The night before Beach to Beacon, I reunited with my long-lost friend Brooke who was in town from Arizona. You would have never known that 20 years had gone by since we hung out. We reconnected immediately and had such a fun time together. Brooke joined Amy, Christine and me for Italian food, and then we all turned in early and got a good night sleep.
This race is one you shouldn't miss if you are a runner and live in the area. It's just a really big deal with all of the international elite and famous runners that fill the field, the energy, the crowd support, the cowbells, all things that I love.
We drove to Cape Elizabeth in the morning, parked, and lined up for the start. I was luckily able to find Susan and Catherine whom I planned to run with, right at the last possible minute. I didn't have my camera with me all day, but the race's facebook page posted these awesome shots taken from the helicopters buzzing above us.
The line-up at the start: Unfortunately, it was as humid as they had warned it would be, and the sun was bright.
|photo courtesy of http://kevinmorris.photoshelter.com/|
|Finish line area|
photo courtesy of http://kevinmorris.photoshelter.com/
My race plan was to stay with Susan and Catherine, and to run a smart race that would hopefully get me a PR. I didn't... let's just get that out of the way now. It was the worst possible weather for me. I guess I'm a delicate little flower and I wilt in the heat.
I felt good, but warm, for the first 2 miles. Then I started to get really hot. I ran through every sprinkler that was out on the course. I took a sip of every water that was handed to me and dumped the rest on my head.
Miles 1, 2, and 3 were 9:20, 9:35, 9:40. Susan, who had impressively run 6 miles before the race in order to get in 12 miles that morning, started to fall back as the heat and humidity did her in. I tried to stay with Catherine but it was getting harder. Mile 4 I started to really hurt, my face throbbing with the heat. I ran mile 4 in 10:00 but I was fighting to get good breaths because the air was so thick. I started to feel sick.
If I wanted to PR, or to come in under 1 hour, I would have needed the next 2 miles at or under 9:40 and I knew it. Mile 5 had some uphills and I began to falter. I hung on a little bit longer, then looked at my Garmin and it said I was running an 11-minute pace, so I said a few swear words out loud and threw up my hands. I knew I didn't have it. It wasn't my day. I slowed down and walked for a minute so Susan would catch up to me. She did and we ended up finishing together, walking a couple more times. We did the last 2 miles in 11-something and 12-something and we finished in 1:05. Blah.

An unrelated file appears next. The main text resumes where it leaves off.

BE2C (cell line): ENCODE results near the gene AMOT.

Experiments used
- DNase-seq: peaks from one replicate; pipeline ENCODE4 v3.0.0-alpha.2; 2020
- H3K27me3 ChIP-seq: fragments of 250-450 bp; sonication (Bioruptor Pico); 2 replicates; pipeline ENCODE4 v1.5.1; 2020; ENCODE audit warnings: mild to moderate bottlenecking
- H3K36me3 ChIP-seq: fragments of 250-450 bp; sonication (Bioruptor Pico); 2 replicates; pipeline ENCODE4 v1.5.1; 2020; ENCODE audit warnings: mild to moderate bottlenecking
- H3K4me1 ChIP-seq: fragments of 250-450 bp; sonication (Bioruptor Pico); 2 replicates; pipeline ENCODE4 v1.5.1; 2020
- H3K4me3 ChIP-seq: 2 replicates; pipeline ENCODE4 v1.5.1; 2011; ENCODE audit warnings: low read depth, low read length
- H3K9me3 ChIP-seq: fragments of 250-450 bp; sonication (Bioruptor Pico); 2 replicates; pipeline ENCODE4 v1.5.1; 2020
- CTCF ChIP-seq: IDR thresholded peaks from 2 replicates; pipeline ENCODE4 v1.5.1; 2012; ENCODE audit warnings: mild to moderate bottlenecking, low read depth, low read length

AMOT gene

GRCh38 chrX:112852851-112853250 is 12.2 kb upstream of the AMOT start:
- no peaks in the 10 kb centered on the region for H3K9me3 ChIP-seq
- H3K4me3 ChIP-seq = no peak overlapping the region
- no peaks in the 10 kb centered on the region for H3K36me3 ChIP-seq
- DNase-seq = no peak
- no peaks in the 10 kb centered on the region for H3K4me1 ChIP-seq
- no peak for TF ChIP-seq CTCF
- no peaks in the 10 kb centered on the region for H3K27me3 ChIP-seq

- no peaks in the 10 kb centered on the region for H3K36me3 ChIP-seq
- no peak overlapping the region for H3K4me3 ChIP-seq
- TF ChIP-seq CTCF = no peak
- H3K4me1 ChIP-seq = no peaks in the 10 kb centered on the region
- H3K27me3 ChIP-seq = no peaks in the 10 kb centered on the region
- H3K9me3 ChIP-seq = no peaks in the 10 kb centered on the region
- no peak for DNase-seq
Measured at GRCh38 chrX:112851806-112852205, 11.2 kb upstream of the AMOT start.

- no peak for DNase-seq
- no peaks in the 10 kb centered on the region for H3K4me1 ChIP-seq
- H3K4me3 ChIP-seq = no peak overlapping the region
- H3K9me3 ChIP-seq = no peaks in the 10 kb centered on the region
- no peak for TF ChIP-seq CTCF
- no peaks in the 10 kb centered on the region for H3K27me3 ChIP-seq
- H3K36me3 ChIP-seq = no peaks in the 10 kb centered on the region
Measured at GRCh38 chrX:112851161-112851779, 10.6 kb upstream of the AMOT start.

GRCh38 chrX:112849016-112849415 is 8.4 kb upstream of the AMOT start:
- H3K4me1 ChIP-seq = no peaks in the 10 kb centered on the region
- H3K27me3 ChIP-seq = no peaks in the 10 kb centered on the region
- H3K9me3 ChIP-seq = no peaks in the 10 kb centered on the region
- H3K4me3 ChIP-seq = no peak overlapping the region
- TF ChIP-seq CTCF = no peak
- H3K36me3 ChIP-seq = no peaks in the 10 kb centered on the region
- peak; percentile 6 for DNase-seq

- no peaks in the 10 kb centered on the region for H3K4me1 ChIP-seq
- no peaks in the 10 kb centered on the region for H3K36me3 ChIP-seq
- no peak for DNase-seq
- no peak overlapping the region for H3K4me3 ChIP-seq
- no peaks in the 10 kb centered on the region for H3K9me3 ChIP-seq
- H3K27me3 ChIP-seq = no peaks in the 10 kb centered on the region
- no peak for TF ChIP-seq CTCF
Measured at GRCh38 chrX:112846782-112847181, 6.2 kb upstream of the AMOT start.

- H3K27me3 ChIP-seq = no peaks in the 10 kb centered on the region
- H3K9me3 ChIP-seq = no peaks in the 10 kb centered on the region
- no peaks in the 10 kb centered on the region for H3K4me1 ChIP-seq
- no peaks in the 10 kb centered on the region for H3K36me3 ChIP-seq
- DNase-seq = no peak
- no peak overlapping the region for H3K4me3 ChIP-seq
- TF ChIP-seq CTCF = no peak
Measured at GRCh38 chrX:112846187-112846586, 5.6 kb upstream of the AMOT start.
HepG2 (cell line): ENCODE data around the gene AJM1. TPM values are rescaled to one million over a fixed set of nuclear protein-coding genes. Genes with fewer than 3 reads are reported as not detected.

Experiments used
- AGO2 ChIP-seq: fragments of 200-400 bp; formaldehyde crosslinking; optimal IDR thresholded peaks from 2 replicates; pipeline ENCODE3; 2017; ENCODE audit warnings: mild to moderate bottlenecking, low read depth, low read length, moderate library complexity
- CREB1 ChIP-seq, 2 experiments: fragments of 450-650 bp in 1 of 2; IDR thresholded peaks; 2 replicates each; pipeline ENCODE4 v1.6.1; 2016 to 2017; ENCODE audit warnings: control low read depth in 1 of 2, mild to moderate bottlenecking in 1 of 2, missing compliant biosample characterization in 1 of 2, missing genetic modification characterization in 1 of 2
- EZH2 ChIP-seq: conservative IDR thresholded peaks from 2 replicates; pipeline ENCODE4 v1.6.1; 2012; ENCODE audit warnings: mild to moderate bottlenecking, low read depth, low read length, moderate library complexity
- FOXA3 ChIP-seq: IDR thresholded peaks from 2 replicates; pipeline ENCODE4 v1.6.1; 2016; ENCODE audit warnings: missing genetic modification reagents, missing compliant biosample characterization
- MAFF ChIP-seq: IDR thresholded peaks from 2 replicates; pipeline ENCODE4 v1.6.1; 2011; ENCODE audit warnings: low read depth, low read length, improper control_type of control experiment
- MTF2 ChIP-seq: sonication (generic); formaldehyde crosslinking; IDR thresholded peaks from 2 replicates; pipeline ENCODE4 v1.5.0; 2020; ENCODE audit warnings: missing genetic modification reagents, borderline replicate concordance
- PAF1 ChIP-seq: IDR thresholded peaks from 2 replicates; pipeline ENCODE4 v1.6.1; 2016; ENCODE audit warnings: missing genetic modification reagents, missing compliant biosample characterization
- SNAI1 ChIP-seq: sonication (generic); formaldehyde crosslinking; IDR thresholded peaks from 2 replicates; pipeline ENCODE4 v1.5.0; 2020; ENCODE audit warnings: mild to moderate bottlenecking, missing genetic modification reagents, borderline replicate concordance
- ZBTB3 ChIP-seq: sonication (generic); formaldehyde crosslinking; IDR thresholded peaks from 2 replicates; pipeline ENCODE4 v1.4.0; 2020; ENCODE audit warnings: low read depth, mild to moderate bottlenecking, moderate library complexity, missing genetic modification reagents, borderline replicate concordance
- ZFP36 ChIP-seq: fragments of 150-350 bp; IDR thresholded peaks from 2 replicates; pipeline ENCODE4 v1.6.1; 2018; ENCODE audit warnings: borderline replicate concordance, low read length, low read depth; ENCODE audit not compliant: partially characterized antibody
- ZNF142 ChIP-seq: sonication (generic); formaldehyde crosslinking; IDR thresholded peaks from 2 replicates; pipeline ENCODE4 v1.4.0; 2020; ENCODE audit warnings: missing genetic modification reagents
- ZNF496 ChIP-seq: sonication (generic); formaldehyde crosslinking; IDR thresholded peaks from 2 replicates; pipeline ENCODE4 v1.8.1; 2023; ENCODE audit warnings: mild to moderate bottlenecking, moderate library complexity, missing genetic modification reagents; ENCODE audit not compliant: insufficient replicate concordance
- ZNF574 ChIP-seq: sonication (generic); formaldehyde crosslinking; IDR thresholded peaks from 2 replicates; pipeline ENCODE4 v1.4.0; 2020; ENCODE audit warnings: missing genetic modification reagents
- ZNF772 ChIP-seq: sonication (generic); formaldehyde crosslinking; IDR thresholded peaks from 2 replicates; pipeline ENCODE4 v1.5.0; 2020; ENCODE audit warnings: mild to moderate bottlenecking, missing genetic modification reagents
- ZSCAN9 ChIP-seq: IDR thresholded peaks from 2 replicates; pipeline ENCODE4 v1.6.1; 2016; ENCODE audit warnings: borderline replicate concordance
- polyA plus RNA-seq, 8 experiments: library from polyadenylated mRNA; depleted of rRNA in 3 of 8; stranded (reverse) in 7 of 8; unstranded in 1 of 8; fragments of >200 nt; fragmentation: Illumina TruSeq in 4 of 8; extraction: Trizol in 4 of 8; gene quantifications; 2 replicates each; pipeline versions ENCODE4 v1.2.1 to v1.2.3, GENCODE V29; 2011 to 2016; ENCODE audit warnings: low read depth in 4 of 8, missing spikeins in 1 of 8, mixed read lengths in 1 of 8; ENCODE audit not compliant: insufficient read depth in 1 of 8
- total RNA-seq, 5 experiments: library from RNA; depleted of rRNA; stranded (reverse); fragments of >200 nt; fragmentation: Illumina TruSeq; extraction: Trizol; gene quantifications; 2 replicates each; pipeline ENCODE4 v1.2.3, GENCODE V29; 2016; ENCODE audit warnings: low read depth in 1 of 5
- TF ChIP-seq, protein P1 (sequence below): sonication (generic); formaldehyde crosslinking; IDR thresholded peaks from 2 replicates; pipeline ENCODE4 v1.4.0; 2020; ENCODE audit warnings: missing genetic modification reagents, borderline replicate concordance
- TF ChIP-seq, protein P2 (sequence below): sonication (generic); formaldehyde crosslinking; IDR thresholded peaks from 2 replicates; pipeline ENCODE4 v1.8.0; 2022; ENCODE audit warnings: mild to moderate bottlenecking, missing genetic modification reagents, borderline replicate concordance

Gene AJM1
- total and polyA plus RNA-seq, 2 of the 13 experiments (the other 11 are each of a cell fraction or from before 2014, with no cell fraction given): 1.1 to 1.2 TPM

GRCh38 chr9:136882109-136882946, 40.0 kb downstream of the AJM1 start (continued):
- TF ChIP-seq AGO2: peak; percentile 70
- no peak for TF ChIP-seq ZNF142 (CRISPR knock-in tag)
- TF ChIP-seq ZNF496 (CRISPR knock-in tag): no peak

Thanks to the Maine Running Photos for posting these finish line shots: When I look at these photos (see Susan right ahead of me?), I just feel so hot.
After I crossed the line, I was so desperate for shade and there was none. We had to walk up a huge hill to get to water. A medical person asked me if I was okay, and gave me a big bag of ice to put on my neck. I staggered up the giant hill, found Brooke and her friend (now my new friend) Maggie, and we all went into a misting tent to try to cool down. Most people walked through it and let the sprays of water moisten them for a second. I went in and then just sat down in the middle of it and stayed there for a full 30 minutes before I felt less like a baked potato and more like a person.
I texted my people who were waiting to hear how the race went, cried a little bit, and that was that. Susan went down to the food tent and brought me food (she's officially my hero). I ate a cup of blueberries that tasted amazing.
I went through my normal litany of post-hard-race thoughts: running is stupid, I suck at it, why bother ever having a goal, what's the point of all of this nonesense anyway, etc. The usual.
Fear not. I was over it an hour later, and now I'm ready for the lovely fall season of half marathons: my favorite season and my favorite race distance.
Yes, this is kind of a downer of a race report considering what a feel-good event B2B is. Don't mind me. It's an amazing race. And the great news is I made it through the whole day without landing in any hospitals. Go me.
Great to see you there, Charlie and Kristin!